Protecting and sharing sensitive information

Feature

Protecting and sharing sensitive information

New Asset  
As more and more information within organisations is created, stored and shared electronically, the issue of protecting, sharing and archiving sensitive information has become a major concern.

 

 

But for many organisations, protecting vital company information is not given as high a financial priority as perhaps it should. This is possibly due to the fact that a great deal of companies find it difficult to enumerate the need to protect business-critical data.

Even information that is not typically deemed as sensitive could become harmful to a business if it becomes available to competitors. Companies need to identify and assess any vulnerable information their business has stored, and put protective measures in place to keep it from being compromised. This is especially important in a business climate where broad online access to company data has increased so markedly.

The first consideration for any organisation is to ascertain which information is sensitive and in need of protection.

Company strategies, business operations and financial information are just some of the kinds of information that are critical to the prosperity of a company. But it is surprising how many organisations do not take the necessary steps to protect them, even though the advantages for their competitors of gaining insight into their business plans can be substantial – and sometimes devastating.

In many cases the sharing of private information is the subject of legislation (eg the European Union Directive on Data Privacy) or legislation is under consideration to establish protocols for topics as diverse as the widespread availability of patient medical records. In some cases the sharing of certain types of information is prohibited by regulatory bodies, as in the case of the recently introduced SEC regulation RIN 3235-AH82 on Selective Disclosure and Insider Trading - exacerbated by the Enron affair.

Customers are struggling to comply, and to be seen to comply, with such initiatives as those mentioned above, and are increasingly looking to technology to help them solve some of the problems introduced by that same technology.

Better information protection

The examples featured here highlight only some of the types of sensitive information every business and institution holds. Protecting this information is crucial to the overall success or failure of an enterprise. Particularly in the business sector, collaboration strategies are becoming the means by which companies can increase their efficiency, responsiveness and competitiveness.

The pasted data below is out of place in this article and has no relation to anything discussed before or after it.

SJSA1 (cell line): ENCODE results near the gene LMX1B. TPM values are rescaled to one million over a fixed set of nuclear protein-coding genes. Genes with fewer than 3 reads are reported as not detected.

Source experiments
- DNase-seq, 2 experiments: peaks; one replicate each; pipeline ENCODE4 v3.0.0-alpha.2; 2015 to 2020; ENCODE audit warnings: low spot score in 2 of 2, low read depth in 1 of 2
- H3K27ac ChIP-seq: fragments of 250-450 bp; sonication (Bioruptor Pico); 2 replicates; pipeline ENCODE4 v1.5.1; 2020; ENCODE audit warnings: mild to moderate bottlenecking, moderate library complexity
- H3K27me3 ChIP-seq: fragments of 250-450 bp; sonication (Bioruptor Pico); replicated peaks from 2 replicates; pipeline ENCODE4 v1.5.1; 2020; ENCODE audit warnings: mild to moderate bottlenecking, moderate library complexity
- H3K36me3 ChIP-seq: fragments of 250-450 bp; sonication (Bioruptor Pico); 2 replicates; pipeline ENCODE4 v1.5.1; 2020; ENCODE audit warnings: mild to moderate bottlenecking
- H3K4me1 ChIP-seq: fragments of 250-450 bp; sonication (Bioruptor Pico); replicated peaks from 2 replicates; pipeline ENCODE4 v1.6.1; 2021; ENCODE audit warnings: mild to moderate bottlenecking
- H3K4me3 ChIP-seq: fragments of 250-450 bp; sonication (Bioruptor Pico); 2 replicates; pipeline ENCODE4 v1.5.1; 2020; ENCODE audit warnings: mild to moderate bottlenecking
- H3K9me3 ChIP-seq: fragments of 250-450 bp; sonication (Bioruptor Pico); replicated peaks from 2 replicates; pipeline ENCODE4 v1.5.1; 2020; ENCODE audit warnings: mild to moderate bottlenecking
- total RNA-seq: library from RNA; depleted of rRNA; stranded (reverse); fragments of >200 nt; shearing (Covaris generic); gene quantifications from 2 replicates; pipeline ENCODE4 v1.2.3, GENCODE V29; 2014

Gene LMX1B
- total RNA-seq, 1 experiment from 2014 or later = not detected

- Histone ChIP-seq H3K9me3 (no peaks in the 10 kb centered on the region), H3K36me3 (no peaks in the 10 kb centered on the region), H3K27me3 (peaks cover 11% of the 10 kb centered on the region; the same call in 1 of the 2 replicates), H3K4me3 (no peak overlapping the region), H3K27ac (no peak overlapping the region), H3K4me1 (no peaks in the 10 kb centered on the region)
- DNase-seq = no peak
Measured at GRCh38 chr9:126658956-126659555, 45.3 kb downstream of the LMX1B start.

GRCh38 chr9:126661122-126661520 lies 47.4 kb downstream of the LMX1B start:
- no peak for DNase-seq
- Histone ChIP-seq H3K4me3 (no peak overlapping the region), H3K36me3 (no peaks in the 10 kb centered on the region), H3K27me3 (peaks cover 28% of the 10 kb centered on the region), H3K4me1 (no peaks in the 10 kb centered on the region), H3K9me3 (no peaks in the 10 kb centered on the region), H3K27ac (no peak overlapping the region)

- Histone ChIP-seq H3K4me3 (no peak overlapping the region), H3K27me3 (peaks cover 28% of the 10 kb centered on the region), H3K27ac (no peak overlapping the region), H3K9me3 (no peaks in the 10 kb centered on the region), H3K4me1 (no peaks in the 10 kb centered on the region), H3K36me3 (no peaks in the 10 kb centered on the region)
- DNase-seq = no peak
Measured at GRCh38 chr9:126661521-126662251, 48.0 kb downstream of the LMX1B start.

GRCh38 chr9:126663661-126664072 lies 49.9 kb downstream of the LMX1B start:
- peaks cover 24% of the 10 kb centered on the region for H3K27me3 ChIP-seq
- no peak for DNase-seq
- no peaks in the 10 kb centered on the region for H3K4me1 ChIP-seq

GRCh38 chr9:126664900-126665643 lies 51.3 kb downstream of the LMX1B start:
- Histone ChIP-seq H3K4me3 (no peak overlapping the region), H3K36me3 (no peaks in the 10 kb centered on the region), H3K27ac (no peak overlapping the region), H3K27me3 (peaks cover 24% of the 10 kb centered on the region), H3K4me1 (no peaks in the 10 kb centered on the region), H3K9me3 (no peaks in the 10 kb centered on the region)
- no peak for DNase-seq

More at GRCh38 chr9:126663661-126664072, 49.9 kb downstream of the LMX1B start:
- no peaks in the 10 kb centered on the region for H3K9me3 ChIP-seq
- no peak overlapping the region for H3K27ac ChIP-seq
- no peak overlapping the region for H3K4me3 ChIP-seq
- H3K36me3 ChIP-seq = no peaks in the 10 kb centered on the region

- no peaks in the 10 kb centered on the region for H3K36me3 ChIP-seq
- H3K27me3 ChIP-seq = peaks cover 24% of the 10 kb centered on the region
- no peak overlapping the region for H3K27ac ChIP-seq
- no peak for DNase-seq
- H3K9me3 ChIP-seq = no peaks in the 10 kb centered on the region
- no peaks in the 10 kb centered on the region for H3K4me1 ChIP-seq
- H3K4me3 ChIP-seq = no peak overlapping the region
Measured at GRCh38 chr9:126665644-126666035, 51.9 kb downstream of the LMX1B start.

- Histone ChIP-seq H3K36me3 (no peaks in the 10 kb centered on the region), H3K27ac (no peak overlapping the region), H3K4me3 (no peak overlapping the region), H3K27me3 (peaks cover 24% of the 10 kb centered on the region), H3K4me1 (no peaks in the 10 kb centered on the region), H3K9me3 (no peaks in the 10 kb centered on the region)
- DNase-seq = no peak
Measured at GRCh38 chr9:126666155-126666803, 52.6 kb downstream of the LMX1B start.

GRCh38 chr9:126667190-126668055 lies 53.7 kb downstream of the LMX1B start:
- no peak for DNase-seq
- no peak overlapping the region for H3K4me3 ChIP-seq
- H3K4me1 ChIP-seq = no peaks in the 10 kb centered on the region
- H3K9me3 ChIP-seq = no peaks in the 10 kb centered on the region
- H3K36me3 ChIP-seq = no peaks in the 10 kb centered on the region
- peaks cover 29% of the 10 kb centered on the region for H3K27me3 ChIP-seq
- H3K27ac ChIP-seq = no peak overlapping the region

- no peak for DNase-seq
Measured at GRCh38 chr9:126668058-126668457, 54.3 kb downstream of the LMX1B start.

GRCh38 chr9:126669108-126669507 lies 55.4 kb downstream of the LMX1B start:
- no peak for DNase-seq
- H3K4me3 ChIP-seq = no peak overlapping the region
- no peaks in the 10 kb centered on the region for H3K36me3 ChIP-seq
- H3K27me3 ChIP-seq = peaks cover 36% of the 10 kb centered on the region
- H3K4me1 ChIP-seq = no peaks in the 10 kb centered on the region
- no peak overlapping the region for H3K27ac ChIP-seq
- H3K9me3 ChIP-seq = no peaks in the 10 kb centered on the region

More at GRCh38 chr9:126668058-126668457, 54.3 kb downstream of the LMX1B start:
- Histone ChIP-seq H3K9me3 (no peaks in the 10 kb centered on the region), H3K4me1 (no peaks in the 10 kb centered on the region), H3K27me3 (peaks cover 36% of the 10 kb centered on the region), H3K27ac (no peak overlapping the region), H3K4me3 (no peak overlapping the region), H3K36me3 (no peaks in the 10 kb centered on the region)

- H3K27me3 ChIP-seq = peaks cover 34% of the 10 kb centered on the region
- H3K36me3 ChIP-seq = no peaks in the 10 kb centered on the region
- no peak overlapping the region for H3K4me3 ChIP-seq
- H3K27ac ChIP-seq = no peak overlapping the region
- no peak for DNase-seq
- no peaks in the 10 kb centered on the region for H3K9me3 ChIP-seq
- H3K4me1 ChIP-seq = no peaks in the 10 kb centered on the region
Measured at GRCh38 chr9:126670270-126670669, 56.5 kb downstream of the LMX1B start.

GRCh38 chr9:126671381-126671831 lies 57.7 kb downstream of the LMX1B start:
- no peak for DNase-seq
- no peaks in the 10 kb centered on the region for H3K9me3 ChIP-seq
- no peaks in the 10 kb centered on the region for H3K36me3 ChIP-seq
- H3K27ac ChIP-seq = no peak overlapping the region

The need to ensure these new business freedoms to share and collaborate must also be carefully monitored and protected. Businesses store considerable amounts of data, so what steps do they need to take to protect their most sensitive information?

The Microsoft solution 

Windows Rights Management Services and Office System 2003 Information Rights Management provide a safe and secure solution for the authoring and sharing of sensitive information. These solutions are simple to use, work well across unstructured data (documents, spreadsheets and presentations), and integrate well with the tools already familiar to knowledge workers.

Information Rights Management features integrated with Office System 2003 allow companies to apply organisation-wide policies on how the various degrees and classes of sensitive information can be used and shared. The multiplicity of permissions that can be applied to documents provides companies with a very reliable means of controlling access to and the sharing of business-critical documents.

Various levels of access can be granted to personnel, from full editorial control of the document, through restricted abilities to view, save, print or even cut and paste portions of the document to other sources. Additionally, by providing accesses to an internally hosted DRM server, organisations can safely extend this control to documents made available to third parties such as customers or trading partners.

Case study

"By using .NET it was much more straightforward to integrate existing systems than it would have been with Linux because of .NET’s native support for web services."
Geoff Gudgion, Chief Executive, Quantiv

Find out how Personal Medical Advisor puts the patient in control


Email Alerts

Register now to receive ComputerWeekly.com IT-related news, guides and more, delivered to your inbox.
By submitting you agree to receive email from TechTarget and its partners. If you reside outside of the United States, you consent to having your personal data transferred to and processed in the United States. Privacy

This was first published in January 2005

 

COMMENTS powered by Disqus  //  Commenting policy